Journeyman industrial electricians perform preventive maintenance and upgrades to wiring, conduit and electronic control systems. Industrial electricians work in small spaces and must be able to lift at least 50 pounds to perform their jobs effectively. Most states require journeyman electricians to become licensed with the state before they can legally work. The state electrical contractors licensing board regulates electrician licensing.
Industrial electricians identify, troubleshoot and repair problems in electrical wiring that occur in an industrial setting. Journeyman industrial electricians may work for telecommunications, business, engineering or other companies. Journeyman electricians are expected to be able to run tests, isolate problems, replace faulty section of wiring, lay conduit and perform other tasks as necessary, according to the DiplomaGuide website.
Electricians should have good math skills, as they will need to take measurements and work with numbers. Journeyman electricians will also need to be able to read blueprints, work in small spaces and lift heavy equipment. Since electricians need to be able to identify wires by color, this is not a good job for colorblind people. Electricians should also have good hand-eye coordination and motion control.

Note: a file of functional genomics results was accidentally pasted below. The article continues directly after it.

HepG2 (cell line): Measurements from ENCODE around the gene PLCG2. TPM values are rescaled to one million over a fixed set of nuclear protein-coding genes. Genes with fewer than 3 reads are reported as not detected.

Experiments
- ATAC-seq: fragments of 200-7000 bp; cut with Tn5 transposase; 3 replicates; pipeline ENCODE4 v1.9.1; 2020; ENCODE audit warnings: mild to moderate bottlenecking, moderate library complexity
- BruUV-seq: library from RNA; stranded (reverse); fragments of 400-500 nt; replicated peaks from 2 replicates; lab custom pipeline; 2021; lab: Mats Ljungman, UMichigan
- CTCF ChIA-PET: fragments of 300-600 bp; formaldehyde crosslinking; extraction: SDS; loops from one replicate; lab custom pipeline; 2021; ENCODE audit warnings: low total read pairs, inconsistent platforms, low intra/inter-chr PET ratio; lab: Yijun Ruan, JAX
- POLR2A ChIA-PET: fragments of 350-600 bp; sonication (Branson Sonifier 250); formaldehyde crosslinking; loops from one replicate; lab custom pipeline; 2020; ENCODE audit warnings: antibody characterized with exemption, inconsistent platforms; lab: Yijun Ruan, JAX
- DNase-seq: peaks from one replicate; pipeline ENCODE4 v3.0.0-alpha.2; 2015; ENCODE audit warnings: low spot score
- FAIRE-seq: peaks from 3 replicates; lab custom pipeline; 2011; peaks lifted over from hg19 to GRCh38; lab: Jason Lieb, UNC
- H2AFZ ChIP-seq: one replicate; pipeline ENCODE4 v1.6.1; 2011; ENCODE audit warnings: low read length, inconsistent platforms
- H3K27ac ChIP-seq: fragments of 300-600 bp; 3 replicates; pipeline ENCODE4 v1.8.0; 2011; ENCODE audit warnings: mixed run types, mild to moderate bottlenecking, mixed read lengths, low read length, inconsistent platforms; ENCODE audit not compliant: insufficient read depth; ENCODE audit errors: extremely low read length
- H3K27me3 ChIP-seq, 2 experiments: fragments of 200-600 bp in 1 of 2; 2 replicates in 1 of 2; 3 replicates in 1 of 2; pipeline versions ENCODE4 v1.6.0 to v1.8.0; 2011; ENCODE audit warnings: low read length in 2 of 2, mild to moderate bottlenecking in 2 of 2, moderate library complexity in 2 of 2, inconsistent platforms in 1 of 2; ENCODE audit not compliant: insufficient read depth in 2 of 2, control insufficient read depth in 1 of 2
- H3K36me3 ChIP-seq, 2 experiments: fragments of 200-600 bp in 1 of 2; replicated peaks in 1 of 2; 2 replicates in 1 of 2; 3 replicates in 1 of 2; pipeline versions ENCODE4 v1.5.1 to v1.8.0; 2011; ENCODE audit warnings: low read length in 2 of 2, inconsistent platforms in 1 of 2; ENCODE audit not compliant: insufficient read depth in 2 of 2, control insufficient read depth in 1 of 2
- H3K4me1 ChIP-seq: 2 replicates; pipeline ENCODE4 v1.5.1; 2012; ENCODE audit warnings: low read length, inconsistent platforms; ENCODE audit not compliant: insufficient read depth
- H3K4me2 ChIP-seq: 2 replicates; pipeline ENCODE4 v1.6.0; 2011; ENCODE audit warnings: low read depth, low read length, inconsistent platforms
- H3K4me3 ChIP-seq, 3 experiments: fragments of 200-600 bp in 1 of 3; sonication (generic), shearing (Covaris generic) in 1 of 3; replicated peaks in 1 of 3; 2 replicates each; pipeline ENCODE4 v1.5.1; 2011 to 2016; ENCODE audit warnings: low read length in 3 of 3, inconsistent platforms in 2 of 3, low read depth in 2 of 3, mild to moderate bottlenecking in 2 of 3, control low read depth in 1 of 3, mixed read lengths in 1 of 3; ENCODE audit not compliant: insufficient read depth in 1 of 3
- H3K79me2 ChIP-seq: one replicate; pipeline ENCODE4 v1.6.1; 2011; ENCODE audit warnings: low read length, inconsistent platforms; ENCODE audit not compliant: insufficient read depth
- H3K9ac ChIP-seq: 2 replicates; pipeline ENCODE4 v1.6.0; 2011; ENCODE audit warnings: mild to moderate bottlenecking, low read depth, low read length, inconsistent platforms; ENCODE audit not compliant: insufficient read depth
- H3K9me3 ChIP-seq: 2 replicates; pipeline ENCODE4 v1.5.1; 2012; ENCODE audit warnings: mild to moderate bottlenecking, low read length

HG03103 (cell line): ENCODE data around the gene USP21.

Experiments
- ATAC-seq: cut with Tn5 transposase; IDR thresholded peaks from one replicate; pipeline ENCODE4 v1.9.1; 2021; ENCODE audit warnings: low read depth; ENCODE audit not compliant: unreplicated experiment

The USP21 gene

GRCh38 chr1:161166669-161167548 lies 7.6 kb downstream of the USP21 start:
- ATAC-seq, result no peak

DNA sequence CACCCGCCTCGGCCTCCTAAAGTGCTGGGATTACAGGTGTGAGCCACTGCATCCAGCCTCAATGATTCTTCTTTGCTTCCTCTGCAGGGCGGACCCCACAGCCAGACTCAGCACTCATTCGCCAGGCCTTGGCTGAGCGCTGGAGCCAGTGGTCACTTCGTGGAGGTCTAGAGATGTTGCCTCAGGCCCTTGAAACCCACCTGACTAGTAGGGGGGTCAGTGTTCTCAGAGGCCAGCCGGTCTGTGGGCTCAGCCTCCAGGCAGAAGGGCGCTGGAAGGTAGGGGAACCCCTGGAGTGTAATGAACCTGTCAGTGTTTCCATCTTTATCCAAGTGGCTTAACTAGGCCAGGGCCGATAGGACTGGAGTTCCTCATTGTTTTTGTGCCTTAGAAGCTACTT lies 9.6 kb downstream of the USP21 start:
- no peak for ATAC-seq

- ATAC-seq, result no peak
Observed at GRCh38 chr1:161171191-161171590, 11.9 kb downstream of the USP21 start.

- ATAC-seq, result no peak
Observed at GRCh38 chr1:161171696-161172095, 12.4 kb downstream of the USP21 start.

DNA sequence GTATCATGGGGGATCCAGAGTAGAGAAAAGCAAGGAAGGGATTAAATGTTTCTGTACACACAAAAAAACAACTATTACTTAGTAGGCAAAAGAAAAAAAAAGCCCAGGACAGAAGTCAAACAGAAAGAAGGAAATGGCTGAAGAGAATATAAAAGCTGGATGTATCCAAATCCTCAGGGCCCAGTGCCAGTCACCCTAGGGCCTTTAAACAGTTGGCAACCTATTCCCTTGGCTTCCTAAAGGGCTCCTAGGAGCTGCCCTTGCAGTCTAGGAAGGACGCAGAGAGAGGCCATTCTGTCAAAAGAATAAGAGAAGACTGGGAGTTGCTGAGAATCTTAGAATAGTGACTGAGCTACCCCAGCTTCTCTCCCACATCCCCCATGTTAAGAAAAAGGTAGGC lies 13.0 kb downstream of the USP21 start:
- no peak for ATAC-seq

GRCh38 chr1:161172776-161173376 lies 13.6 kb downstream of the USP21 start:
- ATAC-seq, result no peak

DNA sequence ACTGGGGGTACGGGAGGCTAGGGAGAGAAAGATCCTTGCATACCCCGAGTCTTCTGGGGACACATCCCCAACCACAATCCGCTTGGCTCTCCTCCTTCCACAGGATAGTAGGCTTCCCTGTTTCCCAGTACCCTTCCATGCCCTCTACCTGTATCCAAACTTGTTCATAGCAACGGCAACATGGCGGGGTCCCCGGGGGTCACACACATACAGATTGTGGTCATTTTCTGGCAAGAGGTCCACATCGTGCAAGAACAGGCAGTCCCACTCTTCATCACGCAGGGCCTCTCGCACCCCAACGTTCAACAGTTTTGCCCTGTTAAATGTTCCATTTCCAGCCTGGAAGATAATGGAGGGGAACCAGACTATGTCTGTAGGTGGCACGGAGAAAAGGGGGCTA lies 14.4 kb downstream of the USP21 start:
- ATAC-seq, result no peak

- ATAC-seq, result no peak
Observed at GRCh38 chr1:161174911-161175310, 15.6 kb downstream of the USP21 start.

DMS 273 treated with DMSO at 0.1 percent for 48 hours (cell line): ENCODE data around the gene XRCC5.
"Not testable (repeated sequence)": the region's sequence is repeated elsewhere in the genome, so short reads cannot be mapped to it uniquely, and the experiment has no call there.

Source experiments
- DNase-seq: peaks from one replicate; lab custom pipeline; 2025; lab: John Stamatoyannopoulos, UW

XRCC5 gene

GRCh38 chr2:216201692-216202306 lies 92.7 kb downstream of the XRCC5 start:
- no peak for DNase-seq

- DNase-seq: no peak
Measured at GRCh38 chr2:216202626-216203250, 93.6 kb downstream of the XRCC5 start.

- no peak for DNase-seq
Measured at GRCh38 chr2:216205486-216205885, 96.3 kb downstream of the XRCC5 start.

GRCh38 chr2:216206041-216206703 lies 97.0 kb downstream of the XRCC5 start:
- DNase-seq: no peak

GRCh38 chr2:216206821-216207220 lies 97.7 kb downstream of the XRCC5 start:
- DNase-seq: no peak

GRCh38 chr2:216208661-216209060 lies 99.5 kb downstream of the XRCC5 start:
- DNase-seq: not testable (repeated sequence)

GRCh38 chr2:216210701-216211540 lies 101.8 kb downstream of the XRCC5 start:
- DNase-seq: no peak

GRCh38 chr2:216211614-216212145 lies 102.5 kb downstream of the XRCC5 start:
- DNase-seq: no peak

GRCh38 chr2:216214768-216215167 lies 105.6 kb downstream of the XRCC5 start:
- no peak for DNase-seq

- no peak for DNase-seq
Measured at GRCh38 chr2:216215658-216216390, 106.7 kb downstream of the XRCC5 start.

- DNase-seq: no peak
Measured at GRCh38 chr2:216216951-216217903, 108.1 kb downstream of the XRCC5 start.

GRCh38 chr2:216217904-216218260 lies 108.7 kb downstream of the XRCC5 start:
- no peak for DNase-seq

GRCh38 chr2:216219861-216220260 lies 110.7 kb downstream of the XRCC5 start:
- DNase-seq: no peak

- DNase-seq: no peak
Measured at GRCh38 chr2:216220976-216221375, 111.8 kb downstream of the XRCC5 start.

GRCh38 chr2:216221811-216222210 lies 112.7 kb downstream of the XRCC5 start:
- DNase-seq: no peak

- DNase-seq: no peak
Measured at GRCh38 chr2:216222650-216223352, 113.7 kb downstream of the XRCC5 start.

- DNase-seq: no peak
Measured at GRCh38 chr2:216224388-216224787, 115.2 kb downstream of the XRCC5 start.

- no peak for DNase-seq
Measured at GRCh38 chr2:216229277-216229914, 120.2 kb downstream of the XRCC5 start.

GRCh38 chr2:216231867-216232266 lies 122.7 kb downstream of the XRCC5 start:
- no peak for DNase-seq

Over time, journeyman electricians may perform some supervisory duties. Whether overseeing an apprentice, managing other electricians or performing inventory and ordering of basic supplies, journeyman electricians can earn more money and advance to a higher position through management roles.
Salary and Job Prospects
Journeyman electrician typically made $17 to $30 per hour in 2008, according to the Bureau of Labor Statistics (BLS). The industry was projected to have good job prospects from 2008 to 2018 by the BLS. The DiplomaGuide website notes that journeyman industrial electricians can easily transition into other types of work that demand knowledge of electronic maintenance and that the number of jobs makes it easy for journeyman electricians to gain experience and move up to higher-paid supervisory positions.
To become a journeyman electrician, you need four to five years of experience working in the field. Most electricians gain this experience through an apprenticeship. Alternately, journeyman electrician may possess a bachelor's degree in engineering, an associate's degree in electrical training or an electrician apprenticeship plus some college experience.
- Photo Credit electrician image by Greg Pickens from Fotolia.com
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